To aid understanding of the impact of COVID-19 on girls and young women, as well as talking to girls in lockdown, Plan International has re-examined four previous studies of crises to try and get a clearer picture of the insecurity and vulnerability facing girls now.
Plan International has drawn specific lessons from their study of the Ebola crisis of 2014-2015 in West Africa where school closures and other measures to limit movement had damaging long-term effects on children and particularly girls. Key findings include:
- School closures in all crises have impacts beyond the direct loss of education: the loss of social contact, of the support of peers and teachers, of the opportunity to build networks for the future and the lack of access to sexual and reproductive health and rights information, all have negative effects on girls.
- We face a huge risk of increased child marriage and unwanted pregnancy. In Sierra Leone there was a 65% increase in teenage pregnancy due to girls being out of school during the Ebola crisis.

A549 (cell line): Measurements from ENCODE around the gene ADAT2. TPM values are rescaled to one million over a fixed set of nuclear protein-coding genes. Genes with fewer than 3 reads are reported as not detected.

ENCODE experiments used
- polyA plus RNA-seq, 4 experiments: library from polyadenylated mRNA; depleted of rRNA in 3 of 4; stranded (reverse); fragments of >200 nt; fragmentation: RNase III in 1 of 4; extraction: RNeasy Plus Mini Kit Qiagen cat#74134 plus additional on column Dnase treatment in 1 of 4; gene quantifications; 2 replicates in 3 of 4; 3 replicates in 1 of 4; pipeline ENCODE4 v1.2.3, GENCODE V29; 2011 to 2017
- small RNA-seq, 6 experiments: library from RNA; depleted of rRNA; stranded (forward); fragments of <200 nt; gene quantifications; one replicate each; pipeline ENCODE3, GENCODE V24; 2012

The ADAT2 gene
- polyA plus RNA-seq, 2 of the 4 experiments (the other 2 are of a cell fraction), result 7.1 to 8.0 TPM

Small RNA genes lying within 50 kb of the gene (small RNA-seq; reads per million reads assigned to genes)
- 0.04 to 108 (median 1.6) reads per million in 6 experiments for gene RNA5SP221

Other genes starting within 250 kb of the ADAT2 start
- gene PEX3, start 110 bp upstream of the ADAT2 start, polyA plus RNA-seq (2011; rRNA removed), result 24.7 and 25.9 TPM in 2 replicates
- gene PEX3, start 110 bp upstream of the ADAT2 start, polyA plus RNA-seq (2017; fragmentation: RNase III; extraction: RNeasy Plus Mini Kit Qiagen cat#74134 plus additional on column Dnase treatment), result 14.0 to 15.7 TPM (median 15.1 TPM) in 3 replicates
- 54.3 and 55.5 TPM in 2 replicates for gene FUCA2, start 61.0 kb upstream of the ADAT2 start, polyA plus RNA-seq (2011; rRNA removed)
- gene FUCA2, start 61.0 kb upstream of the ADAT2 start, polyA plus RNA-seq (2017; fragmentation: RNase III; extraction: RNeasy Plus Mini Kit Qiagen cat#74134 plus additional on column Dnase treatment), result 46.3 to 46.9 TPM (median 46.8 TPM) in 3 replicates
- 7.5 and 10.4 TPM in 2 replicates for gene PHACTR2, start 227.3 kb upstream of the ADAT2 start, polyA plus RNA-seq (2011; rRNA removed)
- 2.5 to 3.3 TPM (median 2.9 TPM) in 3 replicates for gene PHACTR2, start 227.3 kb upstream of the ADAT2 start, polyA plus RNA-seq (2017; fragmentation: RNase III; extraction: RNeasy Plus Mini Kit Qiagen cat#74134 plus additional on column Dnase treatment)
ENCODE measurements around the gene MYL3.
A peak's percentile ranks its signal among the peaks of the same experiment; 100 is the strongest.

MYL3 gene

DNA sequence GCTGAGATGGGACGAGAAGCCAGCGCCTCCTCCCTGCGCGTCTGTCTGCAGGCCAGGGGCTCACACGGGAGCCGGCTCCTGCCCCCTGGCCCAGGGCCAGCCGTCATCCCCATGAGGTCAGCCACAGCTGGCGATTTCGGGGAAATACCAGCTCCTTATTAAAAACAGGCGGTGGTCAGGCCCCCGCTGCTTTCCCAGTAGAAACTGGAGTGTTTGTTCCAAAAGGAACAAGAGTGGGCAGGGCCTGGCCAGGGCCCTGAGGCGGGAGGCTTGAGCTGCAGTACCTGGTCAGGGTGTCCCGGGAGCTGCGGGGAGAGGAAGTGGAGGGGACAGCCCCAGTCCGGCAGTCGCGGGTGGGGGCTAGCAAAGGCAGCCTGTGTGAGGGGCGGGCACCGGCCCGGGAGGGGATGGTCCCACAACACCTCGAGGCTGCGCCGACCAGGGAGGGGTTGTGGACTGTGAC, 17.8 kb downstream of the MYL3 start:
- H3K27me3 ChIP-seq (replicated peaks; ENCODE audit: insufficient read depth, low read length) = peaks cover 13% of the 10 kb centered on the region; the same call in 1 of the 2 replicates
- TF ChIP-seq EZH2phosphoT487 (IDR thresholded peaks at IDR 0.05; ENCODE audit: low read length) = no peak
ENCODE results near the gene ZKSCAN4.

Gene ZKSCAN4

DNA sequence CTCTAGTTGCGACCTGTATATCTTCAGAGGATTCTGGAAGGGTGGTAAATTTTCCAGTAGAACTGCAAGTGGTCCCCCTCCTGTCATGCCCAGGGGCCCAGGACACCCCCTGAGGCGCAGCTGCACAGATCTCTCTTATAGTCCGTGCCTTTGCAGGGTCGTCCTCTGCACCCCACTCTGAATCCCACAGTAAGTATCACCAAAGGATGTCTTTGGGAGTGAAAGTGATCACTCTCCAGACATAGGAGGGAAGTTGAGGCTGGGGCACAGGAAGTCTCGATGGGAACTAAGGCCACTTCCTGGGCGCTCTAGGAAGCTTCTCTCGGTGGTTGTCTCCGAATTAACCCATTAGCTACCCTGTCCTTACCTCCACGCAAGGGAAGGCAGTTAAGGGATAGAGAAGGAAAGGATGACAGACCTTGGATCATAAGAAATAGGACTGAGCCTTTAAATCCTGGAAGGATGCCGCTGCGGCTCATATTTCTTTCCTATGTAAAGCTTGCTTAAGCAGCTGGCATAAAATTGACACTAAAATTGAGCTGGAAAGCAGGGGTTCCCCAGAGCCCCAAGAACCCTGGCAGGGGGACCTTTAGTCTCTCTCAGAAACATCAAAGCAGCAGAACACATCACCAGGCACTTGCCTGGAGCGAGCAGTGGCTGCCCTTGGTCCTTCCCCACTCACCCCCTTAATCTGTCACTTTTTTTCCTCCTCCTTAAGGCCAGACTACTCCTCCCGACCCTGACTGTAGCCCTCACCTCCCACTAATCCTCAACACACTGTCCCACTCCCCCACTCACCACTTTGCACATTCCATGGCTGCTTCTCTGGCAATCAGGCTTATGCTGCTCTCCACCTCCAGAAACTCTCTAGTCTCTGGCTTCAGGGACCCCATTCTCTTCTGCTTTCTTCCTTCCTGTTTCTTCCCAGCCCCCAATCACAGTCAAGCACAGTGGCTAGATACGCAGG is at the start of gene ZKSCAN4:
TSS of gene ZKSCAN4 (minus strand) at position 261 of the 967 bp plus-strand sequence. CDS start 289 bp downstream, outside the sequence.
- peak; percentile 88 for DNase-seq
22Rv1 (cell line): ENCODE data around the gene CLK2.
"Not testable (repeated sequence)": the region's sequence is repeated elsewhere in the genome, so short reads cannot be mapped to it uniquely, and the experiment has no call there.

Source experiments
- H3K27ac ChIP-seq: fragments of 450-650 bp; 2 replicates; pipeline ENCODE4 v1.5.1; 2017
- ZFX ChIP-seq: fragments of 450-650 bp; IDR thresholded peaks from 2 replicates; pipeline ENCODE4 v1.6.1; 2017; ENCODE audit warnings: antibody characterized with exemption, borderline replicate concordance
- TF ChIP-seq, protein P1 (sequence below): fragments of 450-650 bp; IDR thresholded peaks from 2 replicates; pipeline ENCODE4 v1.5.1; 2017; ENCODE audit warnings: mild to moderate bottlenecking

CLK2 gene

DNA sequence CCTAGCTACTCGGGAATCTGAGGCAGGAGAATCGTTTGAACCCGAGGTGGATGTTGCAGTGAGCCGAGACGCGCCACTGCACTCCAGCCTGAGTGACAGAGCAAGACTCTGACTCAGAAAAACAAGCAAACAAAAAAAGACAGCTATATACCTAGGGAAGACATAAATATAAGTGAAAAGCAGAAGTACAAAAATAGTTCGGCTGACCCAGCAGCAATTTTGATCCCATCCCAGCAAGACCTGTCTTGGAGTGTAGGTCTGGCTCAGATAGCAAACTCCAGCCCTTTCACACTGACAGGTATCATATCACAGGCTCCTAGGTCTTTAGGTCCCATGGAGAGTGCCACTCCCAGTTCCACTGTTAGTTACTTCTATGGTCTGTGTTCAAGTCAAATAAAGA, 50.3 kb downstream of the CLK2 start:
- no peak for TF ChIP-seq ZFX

- Being forced to be at home makes children vulnerable to violence and abuse or makes them witness to the domestic violence that we know is increasing.
- In the Ebola study 88% of adults and children said they faced economic hardships, including lack of food. Girls were often forced into risky behaviour in order to put food on the table.
- Women and girls experienced heightened exposure to the virus due to their traditional roles as caregivers, looking after sick relatives and younger children.